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Pied Wagtail, a form of bird almost unique to Britain, seems an odd choice to single out as a potential threat to business, but is one of three popular species threatened with less restrictions on their control. Photo: Chgans (commons.wikimedia.org).
Pied Wagtail, a form of bird almost unique to Britain, seems an odd choice to single out as a potential threat to business, but is one of three popular species threatened with less restrictions on their control. Photo: Chgans (commons.wikimedia.org).Enlarge image

Controversy over proposals to destroy Robin and Pied Wagtail nests


Posted on: 19 May 2014

Shock new proposals that could see Robin, Starling and Pied Wagtail added to the list of species that can have their nests and eggs legally destroyed are under consideration by Natural England (NE).

The proposals come as part of a periodical review of the General and Class Licences of government wildlife legislation, and are likely to have been proposed to NE by an organisation with a vested interest in extending the ability to control wild birds.

Other potential changes include assessing the continued inclusion of Jay, Jackdaw and Collared Dove, along with the possible addition of three invasive alien species – Egyptian Goose, House Crow and Sacred Ibis – and feral Greylag Goose. The consultation part of the review began on 24 February, and closes today (19 May 2014) – the RSPB is presenting its response just short of the deadline.

Adding the popular and familiar garden species to the General Licence list will mean that land and property owners will not need to ask permission, provide evidence or report on their activities in order to destroy their nests and eggs. NE itself admits that, regarding the law, "compliance checking [is] unlikely" under the licence's terms. 

The Game and Wildlife Conservation Trust (GWCT) has publicly disclosed its response to the review, and say that Robin, Starling (a Red-listed Species due to a radical population decline) and Pied Wagtail should be treated under General Licence if they are deemed to have an effect on "public health and safety", and an example given is of Starlings nesting in a ventilation flue. The GWCT also believe that Jay, Jackdaw and Collared Dove should continue to be included, particularly as the latter is considered to be a pest of stored grain and also takes "grain put out for other species" – probably intended to mean captive-bred gamebirds, as most bird table owners are unlikely to mind the species' presence.

They cite the natural predation on and competition with native bird species as a reason for the continued lethal control of Jay and Jackdaw, and mention their alleged effect on free-range poultry and game businesses.

According to the RSPB's Grahame Madge, the charity is arguing for the continuing exclusion of Robin, Starling and Pied Wagtail, as well as removing Jay and Jackdaw – they also argue that Rook should be removed, as the species – traditionally viewed as a pest – does much good on agricultural land, predating on pests such as leatherjackets and other crop-eating larvae. The charity believes that unmoderated lethal control of these species could also contravene Article 9 of the EU Birds Directive – which prevents commercial interests in particular from harming species of conservation interest – and may even be worthy of legal action.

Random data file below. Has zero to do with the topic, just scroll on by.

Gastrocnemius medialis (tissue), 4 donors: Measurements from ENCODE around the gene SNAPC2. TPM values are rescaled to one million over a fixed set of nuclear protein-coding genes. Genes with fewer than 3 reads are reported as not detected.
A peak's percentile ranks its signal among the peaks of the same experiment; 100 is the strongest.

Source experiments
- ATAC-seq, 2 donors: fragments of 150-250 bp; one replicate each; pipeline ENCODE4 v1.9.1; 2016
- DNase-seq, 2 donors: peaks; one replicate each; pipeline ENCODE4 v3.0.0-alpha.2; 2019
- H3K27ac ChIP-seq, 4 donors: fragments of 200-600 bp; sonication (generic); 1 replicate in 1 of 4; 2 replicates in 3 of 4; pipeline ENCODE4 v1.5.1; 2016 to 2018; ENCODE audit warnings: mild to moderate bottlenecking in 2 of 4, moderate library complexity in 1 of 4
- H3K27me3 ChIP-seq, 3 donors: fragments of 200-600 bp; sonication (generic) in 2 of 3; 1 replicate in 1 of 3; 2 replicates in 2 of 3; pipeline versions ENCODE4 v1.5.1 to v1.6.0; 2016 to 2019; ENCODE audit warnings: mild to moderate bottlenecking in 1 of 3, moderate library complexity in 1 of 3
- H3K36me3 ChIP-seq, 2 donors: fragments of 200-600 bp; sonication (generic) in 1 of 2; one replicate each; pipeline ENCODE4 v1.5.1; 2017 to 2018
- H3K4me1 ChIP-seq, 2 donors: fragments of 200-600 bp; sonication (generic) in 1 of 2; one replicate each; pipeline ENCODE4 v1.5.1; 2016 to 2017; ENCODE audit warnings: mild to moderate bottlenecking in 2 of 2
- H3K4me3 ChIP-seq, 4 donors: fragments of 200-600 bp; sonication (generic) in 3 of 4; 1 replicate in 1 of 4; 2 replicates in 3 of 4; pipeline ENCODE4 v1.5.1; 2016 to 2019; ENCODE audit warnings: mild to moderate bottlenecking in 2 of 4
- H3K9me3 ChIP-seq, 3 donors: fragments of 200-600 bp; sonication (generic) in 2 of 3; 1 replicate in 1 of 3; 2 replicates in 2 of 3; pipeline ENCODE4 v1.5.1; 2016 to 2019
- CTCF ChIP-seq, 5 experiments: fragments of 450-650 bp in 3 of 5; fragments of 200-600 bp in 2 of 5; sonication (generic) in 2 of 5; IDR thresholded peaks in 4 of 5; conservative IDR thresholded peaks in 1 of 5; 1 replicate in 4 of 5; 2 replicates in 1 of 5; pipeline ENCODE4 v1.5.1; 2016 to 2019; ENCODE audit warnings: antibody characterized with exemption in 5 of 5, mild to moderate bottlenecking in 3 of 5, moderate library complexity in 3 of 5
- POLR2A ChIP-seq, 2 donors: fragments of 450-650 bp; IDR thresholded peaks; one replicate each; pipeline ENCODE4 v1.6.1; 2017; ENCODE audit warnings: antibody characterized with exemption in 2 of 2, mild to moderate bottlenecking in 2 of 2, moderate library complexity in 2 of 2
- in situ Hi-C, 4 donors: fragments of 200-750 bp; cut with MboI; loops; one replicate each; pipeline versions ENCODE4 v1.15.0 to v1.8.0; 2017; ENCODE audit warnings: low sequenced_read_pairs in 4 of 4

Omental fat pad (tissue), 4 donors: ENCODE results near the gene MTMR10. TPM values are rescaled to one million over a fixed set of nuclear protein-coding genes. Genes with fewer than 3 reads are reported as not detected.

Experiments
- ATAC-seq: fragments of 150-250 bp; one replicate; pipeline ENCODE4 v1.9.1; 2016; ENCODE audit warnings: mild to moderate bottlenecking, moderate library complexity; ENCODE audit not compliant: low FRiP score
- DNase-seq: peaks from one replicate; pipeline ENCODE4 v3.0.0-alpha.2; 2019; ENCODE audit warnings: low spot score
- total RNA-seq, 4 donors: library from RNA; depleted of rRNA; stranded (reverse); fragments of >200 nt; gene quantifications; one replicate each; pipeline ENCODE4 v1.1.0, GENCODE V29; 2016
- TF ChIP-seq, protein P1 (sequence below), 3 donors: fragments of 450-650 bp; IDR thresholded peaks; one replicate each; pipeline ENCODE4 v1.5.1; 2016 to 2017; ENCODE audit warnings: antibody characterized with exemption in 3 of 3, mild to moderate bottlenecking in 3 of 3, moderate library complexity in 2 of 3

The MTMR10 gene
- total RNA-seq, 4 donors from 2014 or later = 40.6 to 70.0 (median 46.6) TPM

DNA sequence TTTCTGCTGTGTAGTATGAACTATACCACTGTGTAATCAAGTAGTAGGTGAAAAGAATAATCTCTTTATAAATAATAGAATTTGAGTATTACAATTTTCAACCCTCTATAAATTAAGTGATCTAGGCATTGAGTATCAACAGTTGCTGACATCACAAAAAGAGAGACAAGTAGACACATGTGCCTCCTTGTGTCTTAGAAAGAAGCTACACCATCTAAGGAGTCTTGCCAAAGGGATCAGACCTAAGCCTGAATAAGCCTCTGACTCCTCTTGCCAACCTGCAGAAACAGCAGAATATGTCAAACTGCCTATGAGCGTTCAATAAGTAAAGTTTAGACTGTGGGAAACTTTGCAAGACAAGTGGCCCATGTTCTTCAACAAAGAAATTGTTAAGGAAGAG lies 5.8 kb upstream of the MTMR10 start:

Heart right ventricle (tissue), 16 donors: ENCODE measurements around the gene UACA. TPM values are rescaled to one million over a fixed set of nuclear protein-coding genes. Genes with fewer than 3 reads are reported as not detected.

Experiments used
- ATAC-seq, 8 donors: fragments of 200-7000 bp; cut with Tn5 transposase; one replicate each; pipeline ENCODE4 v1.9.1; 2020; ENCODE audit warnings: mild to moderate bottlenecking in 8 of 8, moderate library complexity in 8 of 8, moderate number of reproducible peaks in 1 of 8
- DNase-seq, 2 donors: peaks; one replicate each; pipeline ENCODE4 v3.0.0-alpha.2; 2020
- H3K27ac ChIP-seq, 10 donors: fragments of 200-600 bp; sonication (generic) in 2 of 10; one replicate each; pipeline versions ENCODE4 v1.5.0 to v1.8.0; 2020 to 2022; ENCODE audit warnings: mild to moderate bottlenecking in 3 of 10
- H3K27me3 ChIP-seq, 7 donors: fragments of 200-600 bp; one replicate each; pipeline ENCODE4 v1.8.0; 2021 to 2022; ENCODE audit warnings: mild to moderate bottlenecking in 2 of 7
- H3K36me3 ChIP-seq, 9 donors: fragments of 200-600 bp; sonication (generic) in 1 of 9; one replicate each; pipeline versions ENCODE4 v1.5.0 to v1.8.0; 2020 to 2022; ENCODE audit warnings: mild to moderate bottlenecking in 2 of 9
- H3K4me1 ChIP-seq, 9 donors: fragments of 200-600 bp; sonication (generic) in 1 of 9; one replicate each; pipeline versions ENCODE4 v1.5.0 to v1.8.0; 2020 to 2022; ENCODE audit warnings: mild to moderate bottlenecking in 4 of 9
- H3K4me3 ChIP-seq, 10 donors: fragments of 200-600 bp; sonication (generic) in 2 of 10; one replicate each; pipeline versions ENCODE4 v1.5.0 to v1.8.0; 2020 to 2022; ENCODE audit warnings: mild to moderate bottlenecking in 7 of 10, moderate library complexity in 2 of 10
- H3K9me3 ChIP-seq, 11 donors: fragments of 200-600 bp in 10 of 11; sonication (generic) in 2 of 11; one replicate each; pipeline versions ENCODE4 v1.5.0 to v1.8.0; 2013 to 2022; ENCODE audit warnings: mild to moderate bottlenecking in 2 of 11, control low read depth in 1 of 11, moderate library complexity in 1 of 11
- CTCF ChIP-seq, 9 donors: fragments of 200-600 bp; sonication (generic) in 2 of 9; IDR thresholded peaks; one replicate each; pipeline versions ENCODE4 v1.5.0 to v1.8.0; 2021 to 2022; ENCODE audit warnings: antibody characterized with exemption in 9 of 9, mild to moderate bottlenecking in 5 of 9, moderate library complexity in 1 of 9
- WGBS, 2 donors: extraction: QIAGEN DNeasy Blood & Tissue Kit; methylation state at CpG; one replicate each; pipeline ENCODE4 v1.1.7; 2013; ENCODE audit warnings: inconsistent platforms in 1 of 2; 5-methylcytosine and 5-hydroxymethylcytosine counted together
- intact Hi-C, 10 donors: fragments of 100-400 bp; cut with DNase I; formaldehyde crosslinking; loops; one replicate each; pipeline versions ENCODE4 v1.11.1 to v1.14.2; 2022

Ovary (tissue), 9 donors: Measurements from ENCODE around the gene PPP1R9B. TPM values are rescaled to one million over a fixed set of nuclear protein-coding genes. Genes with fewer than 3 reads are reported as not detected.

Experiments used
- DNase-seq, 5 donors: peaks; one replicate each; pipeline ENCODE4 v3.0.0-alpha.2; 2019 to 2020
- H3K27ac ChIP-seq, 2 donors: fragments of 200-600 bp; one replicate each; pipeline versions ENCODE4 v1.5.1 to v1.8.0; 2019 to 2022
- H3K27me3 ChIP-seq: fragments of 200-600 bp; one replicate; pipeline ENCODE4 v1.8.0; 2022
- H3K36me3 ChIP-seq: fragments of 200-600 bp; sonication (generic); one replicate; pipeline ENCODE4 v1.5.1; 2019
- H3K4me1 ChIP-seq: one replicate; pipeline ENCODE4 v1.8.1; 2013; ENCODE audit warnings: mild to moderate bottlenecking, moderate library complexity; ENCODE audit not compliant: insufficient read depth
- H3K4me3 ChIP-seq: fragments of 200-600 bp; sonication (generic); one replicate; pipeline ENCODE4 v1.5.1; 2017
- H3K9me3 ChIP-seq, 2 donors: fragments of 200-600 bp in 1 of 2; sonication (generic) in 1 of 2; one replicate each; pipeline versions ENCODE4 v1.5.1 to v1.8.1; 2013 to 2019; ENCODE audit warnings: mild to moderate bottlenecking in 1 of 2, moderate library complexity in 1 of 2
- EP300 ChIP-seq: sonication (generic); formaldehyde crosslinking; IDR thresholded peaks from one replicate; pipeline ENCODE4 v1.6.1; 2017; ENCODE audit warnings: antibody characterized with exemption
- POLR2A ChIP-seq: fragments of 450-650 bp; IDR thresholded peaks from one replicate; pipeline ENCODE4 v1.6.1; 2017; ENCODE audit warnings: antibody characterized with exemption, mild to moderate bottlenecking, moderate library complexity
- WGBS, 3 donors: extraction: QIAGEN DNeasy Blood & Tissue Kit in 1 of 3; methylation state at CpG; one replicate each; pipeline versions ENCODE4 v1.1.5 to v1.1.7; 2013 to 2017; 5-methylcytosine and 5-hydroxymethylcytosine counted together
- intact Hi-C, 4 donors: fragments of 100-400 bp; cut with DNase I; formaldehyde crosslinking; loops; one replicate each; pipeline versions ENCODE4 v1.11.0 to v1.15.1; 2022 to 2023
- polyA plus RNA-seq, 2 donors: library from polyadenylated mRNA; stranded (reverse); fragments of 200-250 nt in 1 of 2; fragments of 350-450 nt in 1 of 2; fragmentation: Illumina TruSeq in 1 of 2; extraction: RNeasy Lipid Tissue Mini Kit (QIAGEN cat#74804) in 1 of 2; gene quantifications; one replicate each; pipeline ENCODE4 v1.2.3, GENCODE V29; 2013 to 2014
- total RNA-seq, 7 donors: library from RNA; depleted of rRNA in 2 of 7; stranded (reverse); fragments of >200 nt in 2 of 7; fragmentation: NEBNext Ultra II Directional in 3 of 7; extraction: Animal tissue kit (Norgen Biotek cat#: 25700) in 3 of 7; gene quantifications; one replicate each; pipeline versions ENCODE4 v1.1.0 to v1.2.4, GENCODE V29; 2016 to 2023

The RSPB also challenges the proposed addition of Herring and Lesser Black-backed Gull (which are respectively Red- and Amber-listed) to the General Licence, despite both species having been removed just a few years ago owing to their conservation status. The charity recommends that assessment of the control of both gulls should be done on an individual case basis as it is at the moment, and that essentially there should be no changes to any species' current status on the list. Overall, it believes that the current system largely works, and does not need much rejigging.

Major stakeholder views aside, an unofficial source has suggested that the proposed changes are in the interests of several financial benefactors of the current Conservative government, which does not seem to have qualms about placing ministers with perceived conflicts of interest in positions of power in both NE and DEFRA.

The present Chairman of NE is Andrew Sells, a Conservative donor with no real environmental background, but a highly successful career as an investment banker and housing developer. Following his appointment in December, the Environment, Food and Rural Affairs Select Committee said: “We are satisfied that Andrew Sells has the professional competence and personal independence required for the post of Chairman of NE and that he will be well placed to lead the organisation.”


1 comments so far...

1.Loweyeus
27 May 2014 18:06
Anybody with a modicum of interest in wildlife and nature knows the Robin. An iconic bird that so epitomises the English countryside, a gardener’s friend, with an image celebrated throughout the year, especially at Christmas. It’s song accompanying us through the passing seasons, when other birds have fallen silent. Imagine a dawn chorus without the robin.
You know that we are in serious trouble when our Natural World is afforded so little respect that a species with such distinction is brushed aside as an irrelevance by Government dictate.
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